2 fav books-1I didn’t know either of these books existed until I ran across them. I will buy and read anything by Paula Simmons, she has an excellent and straight forward way of explaining things. The other was put out by Straw into Gold, a legendary spinning store in the 1970s. It is, as the title suggests, 101 questions for spinners, but they don’t mention on the cover who the spinners answering the questions. Just Susan Druding, Bette Hochberg, and Alden Amos, plus a few more.

I have more than 100 books on spinning and I’m stopping reading and learning any time soon



I love Thanksgiving. I love that it’s the beginning of the Holiday season. So many people celebrate so many things during this part of the year and it’s all great fun. I love that my family gets together most years – except for my one very far away sister who we always miss. I love all the food and I love that I can pretend that I am not constantly concerned about what I’m eating. I love that I can start decorating for Christmas and I love that my mom has taught me how to do it right. (She has 12 trees in her house this year) Here are the three I could see while standing in one spot.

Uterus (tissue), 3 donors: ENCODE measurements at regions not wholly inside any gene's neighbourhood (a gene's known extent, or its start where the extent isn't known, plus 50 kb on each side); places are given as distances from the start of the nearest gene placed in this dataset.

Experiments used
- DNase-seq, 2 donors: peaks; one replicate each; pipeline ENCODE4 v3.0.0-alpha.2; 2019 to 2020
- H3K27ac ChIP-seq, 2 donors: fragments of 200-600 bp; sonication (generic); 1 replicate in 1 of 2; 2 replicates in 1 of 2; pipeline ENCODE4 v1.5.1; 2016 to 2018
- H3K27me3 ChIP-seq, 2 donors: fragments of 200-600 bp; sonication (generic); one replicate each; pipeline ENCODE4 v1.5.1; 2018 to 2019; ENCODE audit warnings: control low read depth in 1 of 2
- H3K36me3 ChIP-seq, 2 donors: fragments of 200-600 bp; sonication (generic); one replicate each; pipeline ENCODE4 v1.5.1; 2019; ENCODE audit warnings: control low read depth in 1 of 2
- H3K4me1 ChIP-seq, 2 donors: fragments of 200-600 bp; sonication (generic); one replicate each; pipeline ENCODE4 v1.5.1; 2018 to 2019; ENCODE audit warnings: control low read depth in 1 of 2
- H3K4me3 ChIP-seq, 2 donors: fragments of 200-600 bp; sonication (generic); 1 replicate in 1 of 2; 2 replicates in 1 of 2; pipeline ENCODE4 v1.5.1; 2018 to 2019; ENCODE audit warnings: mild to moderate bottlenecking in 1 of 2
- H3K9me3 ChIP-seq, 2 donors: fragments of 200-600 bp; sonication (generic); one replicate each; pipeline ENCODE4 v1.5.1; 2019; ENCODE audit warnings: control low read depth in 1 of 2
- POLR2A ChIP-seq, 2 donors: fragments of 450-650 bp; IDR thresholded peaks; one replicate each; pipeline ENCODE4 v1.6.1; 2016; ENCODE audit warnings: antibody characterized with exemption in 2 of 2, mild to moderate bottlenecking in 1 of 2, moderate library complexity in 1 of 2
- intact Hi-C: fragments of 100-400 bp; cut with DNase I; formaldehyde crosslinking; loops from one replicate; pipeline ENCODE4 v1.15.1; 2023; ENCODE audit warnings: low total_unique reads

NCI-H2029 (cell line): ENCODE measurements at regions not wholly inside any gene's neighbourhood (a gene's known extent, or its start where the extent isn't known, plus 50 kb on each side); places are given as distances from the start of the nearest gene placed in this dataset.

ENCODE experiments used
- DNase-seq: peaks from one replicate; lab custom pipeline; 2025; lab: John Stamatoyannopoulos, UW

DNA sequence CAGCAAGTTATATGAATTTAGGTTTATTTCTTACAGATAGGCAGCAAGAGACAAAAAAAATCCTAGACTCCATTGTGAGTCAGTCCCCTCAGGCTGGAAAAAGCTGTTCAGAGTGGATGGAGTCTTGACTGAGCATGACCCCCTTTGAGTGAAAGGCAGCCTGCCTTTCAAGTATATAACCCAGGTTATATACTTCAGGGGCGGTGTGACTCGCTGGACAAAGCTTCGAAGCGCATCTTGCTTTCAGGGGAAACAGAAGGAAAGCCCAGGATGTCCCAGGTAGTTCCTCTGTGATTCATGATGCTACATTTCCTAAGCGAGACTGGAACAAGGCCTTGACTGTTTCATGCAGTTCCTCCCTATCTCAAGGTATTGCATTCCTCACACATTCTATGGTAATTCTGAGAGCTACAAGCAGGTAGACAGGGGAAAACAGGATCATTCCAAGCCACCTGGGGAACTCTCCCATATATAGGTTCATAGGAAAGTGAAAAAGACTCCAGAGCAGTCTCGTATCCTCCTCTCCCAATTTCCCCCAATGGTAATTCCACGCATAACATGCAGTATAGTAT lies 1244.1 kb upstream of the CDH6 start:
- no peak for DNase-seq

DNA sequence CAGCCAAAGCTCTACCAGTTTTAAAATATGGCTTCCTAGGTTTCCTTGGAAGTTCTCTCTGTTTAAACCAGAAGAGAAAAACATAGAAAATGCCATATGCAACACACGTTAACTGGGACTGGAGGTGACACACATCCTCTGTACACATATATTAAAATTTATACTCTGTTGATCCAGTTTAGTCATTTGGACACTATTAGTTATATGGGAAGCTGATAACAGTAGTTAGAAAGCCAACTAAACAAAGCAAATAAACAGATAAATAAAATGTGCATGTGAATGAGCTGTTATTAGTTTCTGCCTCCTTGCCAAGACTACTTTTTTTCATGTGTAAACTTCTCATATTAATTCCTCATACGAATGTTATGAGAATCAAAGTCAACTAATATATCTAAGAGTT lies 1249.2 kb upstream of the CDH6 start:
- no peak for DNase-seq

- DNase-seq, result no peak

Anyway, just like many of you, I start to think about all the things I’m thankful for and this year I am thankful for my job. I’m thankful that I’m in a position that I can pursue this crazy life. I mean, for what other career could I dress up and go pet a sheep?


And I’m thankful for the friends that I’ve made while working. I’ll just name 2 here but there are so many others.

meandjacey Jacey Boggs! Fantastic teacher, wonderful writer and owner of this magazine that I love so much.



And Jillian Moreno who is also an extraordinary teacher, the kind of writer that makes you laugh and learn at the same time and a person who always is pushing me to be better.

Aren’t they pretty?

Ask me about all the other ones too. I could go on and on. But right now I need to go eat some pie.